I am in the process of unpacking a box filled with dishes from my old house in Kent, Ohio. The box was packed by my mother in the summer of 2000, before we moved from Kent to Amherst, Mass. We moved mid-August that year. Fifteen years.
I know the dishes were packed by my mom—systematic, careful, each china plate and each china cup wrapped in a plastic bag and, in turn, wrapped in newspaper. The newspaper, before 9/11. Summer 2000. Nobody knows. We are safe in our beds, we are asleep. We dream of our stock portfolios and our trips across oceans. Everything is normal and we are naive, babies. One more year and we’ll be in the shit forever.
But I want to write about the box. Mice. As I get deeper into the box, pulling up the wrapped cups and saucers, I find droppings, shredded paper, acorn tops, seeds: evidence of mice.
The funniest thing to me, the most amazing, is that the mice had gathered up 6 or 7 pieces of a toy brick building kit from the same basement cupboard where the dishes had been stored.
Paul and I bought the brick house kit in Bavaria in 1992, on our honeymoon trip to Europe. We didn’t have kids yet, but knew we wanted a family. We loved the German toys: solid; well-made; beautiful in form, color, and design. The box was wooden with a lid that slid into the bottom, so cleverly designed. The bricks were real and the kit came with mortar that you’d mix to make the structure permanent.
We never made the house out of the bricks, but one of my daughters would sometimes pull out the box and build up the little house as best she could. It was surprisingly more complicated than one would think (it does make a real structure after all) and the instructions were in German. Finally this year, I gave the toy away. Little did I know that several pieces were missing.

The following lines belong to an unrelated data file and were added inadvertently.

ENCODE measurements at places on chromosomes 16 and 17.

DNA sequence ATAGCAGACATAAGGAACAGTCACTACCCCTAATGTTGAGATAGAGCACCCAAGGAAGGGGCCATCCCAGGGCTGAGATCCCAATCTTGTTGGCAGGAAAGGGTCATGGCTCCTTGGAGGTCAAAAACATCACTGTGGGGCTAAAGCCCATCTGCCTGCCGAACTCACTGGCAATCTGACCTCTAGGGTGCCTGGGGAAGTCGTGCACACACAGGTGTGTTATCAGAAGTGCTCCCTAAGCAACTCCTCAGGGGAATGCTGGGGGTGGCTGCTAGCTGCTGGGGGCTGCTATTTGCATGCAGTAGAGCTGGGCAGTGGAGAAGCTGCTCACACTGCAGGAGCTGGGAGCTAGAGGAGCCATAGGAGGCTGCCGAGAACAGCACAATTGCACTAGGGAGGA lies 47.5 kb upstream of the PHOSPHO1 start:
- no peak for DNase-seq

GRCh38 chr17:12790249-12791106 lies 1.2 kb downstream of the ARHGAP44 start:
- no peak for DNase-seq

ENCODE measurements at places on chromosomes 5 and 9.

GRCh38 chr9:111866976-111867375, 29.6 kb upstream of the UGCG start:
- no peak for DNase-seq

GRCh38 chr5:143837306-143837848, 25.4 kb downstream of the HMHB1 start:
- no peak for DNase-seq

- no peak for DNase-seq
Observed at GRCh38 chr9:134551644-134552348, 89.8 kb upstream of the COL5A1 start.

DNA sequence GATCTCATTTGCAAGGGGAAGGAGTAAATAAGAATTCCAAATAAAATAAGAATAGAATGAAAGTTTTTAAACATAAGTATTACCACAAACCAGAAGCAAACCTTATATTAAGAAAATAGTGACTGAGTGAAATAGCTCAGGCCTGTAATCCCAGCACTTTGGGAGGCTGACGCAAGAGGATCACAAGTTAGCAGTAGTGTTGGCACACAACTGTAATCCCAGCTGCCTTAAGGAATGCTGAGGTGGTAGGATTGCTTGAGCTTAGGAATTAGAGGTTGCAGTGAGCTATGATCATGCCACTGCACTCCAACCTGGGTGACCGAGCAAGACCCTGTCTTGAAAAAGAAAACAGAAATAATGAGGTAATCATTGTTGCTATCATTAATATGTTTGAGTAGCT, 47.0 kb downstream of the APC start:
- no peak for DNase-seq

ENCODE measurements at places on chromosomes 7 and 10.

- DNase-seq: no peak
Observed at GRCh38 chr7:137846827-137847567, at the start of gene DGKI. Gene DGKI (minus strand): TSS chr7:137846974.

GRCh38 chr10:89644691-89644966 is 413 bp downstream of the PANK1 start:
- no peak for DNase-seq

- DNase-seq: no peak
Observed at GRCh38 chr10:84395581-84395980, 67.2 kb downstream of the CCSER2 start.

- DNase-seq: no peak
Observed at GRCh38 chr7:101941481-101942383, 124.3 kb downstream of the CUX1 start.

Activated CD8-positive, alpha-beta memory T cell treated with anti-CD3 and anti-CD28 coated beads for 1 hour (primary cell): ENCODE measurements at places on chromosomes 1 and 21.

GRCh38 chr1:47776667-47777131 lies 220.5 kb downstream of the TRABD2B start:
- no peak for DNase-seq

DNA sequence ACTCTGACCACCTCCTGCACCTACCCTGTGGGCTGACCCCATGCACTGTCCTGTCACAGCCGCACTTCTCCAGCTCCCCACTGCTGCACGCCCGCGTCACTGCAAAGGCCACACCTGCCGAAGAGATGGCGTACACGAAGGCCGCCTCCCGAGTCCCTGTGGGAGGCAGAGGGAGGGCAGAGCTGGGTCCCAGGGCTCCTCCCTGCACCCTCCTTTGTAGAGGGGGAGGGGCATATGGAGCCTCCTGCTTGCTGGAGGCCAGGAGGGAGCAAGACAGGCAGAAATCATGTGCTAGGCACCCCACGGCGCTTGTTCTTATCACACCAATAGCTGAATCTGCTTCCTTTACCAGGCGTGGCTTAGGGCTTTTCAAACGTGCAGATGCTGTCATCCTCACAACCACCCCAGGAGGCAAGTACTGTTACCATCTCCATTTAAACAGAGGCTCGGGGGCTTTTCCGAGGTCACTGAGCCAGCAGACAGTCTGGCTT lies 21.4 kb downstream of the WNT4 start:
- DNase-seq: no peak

How did a little mouse carry a brick into its home? Do they drag these things with their mousey teethessess? These bricks do look as if they could be made into a mouse house, the scale would be appropriate, brick to mouse, bricks to mouse house.
In any case, I don’t like mice nesting in my house. They smell and they are abundant and secretive. They are cute as hell, the mice. I don’t think we have any any more, but when we bought the house, the entire house smelled of old mice nests and for good reason. The former owners apparently never cleaned and weren’t bothered by the old and musty odor emanating from the basement. It being a ranch house, this wasn’t far from kitchen and living quarters. Eww.
Paul pulled out the insulation from the basement rafters way back then and it was full of nests; hundreds of mice, no doubt.
Still, I think mice are amazing and adorable. Over the years, we had mice in spite of the fact that we always had cats (until last year) and yet the mice thrived. Stupid cats.
The words German and brick inevitably make me think of the ovens of the Holocaust. I’m searching for photos on google images and even the little photos of German brick toy kits are too reminiscent of all things German for me.
My German mother and my German blood, my Jewish father and my Jewish blood. The brick ovens. It never stops, does it?